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Host an Outstanding Panel Interview

Uncategorized | February 16, 2017

Hosting outstanding panel interviews are key to showcasing your company culture while “selling” your candidate on your company as a great place to work. By using the below tips, you will learn how to strengthen your panelists, give the candidate a feel for team dynamics, increase your objectivity when evaluating the candidate resulting in saving time in your interview process.

Discovering the right candidate in today’s tight market is tough. Showcasing your company culture while including your team ensures that both the candidate and the employer generate the best hiring decision.


First, let’s determine what type of panel interview you want to conduct:

  • Formal
    • This formal style of panel interview includes 2-5 employees to interview the candidate. This is a great way to save time while showing the candidate team dynamics. At CFO Strategic Partners, we utilize this method as the final interview stage. Furthermore, a panel interview works best when each panelist has a set of pre-set questions ahead of time that relate to the position. Accordingly, there is an assigned “lead interviewer” to lead the discussion (this avoids having too many “Chiefs” with not enough “Indians”).
  • Casual
    • Conducting an interview over lunch, dinner, or coffee is a fantastic way to gain a feel for the candidate’s personality while creating an opportunity to “let their guard down”. This method is most effective peer-to-peer, as candidates are comfortable to ask questions they may not ask in a formal setting. Use a casual interview style in determining culture fit for your organization.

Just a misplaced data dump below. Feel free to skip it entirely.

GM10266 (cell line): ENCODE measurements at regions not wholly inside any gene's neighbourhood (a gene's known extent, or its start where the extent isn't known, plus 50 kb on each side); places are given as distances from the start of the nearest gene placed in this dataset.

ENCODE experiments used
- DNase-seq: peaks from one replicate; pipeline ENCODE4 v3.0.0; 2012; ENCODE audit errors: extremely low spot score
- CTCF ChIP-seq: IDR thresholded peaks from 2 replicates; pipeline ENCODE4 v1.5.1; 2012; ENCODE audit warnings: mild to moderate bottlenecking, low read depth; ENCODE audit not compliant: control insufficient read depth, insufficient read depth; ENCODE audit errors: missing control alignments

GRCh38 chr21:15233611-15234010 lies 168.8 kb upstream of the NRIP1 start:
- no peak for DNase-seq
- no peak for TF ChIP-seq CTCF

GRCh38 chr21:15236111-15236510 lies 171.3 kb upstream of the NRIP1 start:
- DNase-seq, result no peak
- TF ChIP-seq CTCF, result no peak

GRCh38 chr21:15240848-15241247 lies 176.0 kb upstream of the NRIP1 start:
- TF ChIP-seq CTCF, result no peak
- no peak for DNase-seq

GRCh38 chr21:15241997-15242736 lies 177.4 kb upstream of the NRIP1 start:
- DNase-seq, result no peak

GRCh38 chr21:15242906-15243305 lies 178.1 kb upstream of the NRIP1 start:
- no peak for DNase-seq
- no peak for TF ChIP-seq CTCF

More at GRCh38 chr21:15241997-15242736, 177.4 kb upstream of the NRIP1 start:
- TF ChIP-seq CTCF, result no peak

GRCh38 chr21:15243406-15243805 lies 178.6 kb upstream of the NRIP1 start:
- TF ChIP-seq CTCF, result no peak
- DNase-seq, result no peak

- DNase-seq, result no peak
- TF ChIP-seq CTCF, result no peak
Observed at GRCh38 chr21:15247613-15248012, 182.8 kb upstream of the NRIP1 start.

• The Sales Pitch
    • In a variety of client-serving positions, a “sales pitch” interview is a way to gauge the candidate’s presentation skills along with how they perform under pressure. In this setting, you give the candidate a topic to research, ahead of time, as well as ask them to prepare a presentation. This type of interview is great for roles that will require client presentations, sales, marketing, or leadership positions.


Now that you have determined the type of panel, let’s start preparing your chosen panelists. As a rule, never assume your panelists know how to interview. Consequently, give them clear guidelines to follow.

  • Prepare for the Panel Interview:

Review the candidate’s resume and job description; come prepared with your questions to evaluate the key hiring indicators.

  • Assign a Panel Leader; everyone else is a Fact-Finder.

An aspect of the Panel Interview is to hear the candidate describe their professional accomplishments that are comparable to those listed in the job description. This involves a great deal of behavioral fact-finding to ‘peel the onion’ to further understand the candidate’s true role in their former positions. The fact-finders need to ask follow-up questions. The leader can ask these follow-up questions, too, but the other panelists can’t change the topic or take over the process. This format helps the flow of the interview while keeping the questions organized.

  • Schedule a re-cap on candidate feedback immediately after the interview with the Hiring Managers.

Evaluating the candidate should be concise, professionally focused, and constructive.


When done right, panel interviews are powerful tools for a diagnostic of candidates that match your company culture and have the right technical skills for your position. By meeting multiple employees in a group setting, candidates are able to learn about team dynamics and company culture more accurately than one-on-one interviews.

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